March 21, 2019 by John Fernandez
Roundup: Skin Cancer, Kratom and Childhood Obesity
U.S. Health Experts Urge Skin Cancer Counseling for Kids, Young Adults
Doctors should advise families early on about skin cancer prevention for their children, particularly when young patients are light-skinned, according to new guidelines.
This recommendation from the U.S. Preventive Services Task Force (USPSTF) updates 2012 guidance that advised doctors to begin educating kids at the age 10. The updated guidelines have lowered to the minimum age substantially – to babies under 1 year.
The USPSTF says it now “recommends counseling young adults, adolescents, children, and parents of young children about minimizing exposure to UV (ultraviolet) radiation for persons aged 6 months to 24 years with fair skin types to reduce their risk of skin cancer.”
For adults 24 and older, the task force recommends doctors assess each patient’s risk for skin cancer and provide advice on how to prevent the disease on an individual basis.
Children and teens who are exposed to the sun’s harmful ultraviolet radiation are at increased risk for developing skin cancer in adulthood, the task force says. This exposure is much riskier for people with fair skin who burn easily, and those with freckles and light-colored hair and eyes. Young people who use tanning beds or have a history of skin cancer or sunburns are also at higher risk for the skin cancer.
Several studies have pointed to significant increases of skin cancer cases among young people. Overall, more Americans than ever are being diagnosed with melanoma, the most serious form of skin cancer, according to recent data from the American Medical Association. Basal and squamous cell skin cancers are not as dangerous as melanoma, but they are much more common. Skin cancer is by far the most common type of cancer, but it’s also one of the most preventable.
- Merkel Cell Carcinoma: A Different Type of Skin Cancer
- Hispanics and Skin Cancer: Myths, Attitudes May Increase Risks
FDA Issues First ‘Mandatory Recall’ of Kratom Products
The U.S. Food and Drug Administration (FDA) issued a mandatory recall of all food products containing powdered kratom “manufactured, processed, packed, or held by Triangle Pharmanaturals LLC.” The FDA said it is taking action after several of these products were found to contain salmonella.
This is the first time the agency has issued a mandatory recall order to protect Americans from contaminated food products. The FDA said it is doing so “after the company failed to cooperate with the FDA’s request to conduct a voluntary recall.”
Kratom is a plant supplement sold to treat pain or to help people stop using opioids. The FDA has been warning against its use and had issued a large voluntary recall notice after some samples were found to be contaminated with salmonella and sickened 87 people.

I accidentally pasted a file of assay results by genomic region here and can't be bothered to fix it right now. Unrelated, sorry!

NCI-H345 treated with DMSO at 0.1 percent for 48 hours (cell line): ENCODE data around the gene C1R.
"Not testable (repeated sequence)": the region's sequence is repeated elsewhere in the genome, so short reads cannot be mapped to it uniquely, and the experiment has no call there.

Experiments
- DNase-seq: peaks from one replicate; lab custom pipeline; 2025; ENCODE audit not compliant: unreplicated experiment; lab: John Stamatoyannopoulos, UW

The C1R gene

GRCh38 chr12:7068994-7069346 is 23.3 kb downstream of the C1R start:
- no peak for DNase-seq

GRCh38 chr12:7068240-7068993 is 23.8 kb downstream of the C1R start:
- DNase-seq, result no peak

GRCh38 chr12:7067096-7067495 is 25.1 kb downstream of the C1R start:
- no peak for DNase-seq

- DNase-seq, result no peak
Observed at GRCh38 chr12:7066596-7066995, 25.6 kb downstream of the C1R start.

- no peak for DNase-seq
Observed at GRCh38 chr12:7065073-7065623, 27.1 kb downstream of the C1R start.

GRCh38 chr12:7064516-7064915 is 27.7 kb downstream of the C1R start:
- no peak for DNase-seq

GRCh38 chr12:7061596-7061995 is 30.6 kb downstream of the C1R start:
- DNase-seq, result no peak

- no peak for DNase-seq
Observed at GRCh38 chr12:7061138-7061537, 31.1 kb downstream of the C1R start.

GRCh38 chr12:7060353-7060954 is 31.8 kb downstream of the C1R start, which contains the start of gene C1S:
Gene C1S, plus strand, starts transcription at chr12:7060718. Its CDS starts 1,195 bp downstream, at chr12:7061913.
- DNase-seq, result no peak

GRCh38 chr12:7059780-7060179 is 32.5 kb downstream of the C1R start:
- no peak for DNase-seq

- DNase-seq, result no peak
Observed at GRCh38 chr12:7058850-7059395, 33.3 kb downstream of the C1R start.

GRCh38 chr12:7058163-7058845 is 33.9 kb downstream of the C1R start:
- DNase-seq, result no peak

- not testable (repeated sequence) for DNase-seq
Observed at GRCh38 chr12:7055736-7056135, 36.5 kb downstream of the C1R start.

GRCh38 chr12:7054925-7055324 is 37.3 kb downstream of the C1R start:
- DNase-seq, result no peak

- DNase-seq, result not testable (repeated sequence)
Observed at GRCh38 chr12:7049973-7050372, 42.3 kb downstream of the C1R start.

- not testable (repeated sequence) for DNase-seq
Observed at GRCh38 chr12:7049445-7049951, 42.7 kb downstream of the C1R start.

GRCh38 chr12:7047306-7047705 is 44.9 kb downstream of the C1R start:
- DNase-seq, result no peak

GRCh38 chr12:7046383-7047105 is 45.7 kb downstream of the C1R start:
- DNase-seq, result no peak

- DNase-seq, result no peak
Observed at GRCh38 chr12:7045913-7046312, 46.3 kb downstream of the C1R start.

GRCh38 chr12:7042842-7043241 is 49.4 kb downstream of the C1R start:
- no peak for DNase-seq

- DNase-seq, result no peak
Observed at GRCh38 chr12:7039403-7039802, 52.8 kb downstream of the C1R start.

The FDA is advising consumers to throw away the products that are part of the mandatory recall, which include, but are not limited to: Raw Form Organics Maeng Da Kratom Emerald Green; Raw Form Organics Maeng Da Kratom Ivory White; and Raw Form Organics Maeng Da Kratom Ruby Red.
“This action is based on the imminent health risk posed by the contamination of this product with salmonella, and the refusal of this company to voluntarily act to protect its customers and issue a recall, despite our repeated requests and actions,” said FDA Commissioner Scott Gottlieb, M.D. “We continue to have serious concerns about the safety of any kratom-containing product and we are pursuing these concerns separately. But the action today is based on the risks posed by the contamination of this particular product with a potentially dangerous pathogen.”
Mitragyna speciosa, commonly known as kratom, is a plant that grows naturally in Thailand, Malaysia, Indonesia and Papua New Guinea.
Childhood Obesity Linked to Liver Damage by Age 8
A study published this week in the Journal of Pediatrics found overweight kids can develop nonalcoholic fatty liver disease (NFLD), a condition often associated with obesity, as early as age 8.
NFLD affects an estimated 80 million people in the U.S. and is the most common chronic liver condition in children and adolescents. It occurs when too much fat accumulates in the liver, causing inflammation, which leads to liver damage.
The study found the larger a child’s waist circumference is at the age of 3, the more likely that by the age of 8 that child will have indicators of NFLD.
Dr. Jennifer Woo Baidal, lead author of the study and professor of pediatrics at Columbia University Vagelos College of Physicians, said in the press release there is little awareness of the link between obesity and liver disease.
“With the rise in childhood obesity, more kids are developing the disease, and we’re seeing more in our practice,” Woo Baidal said. “Many parents are aware that obesity can lead to type 2 diabetes and other serious metabolic conditions, but there is far less awareness of the link between obesity and liver disease.”
The study measured levels of an enzyme called ALT. Higher-than-normal levels of ALT can signal liver damage. Researchers measured the waist circumference of 635 children at 3 years old and again at about 8 years old. By age 8, 23 percent of children had elevated ALT levels. Children with a larger waist circumference at age 3, as well as those who had greater weight gain between the ages of 3 and 8, were more likely to have elevated ALT levels at age 8.
Thirty-five percent of obese 8-year-olds had elevated ALT, compared with 20 percent of those with normal weight, the study found.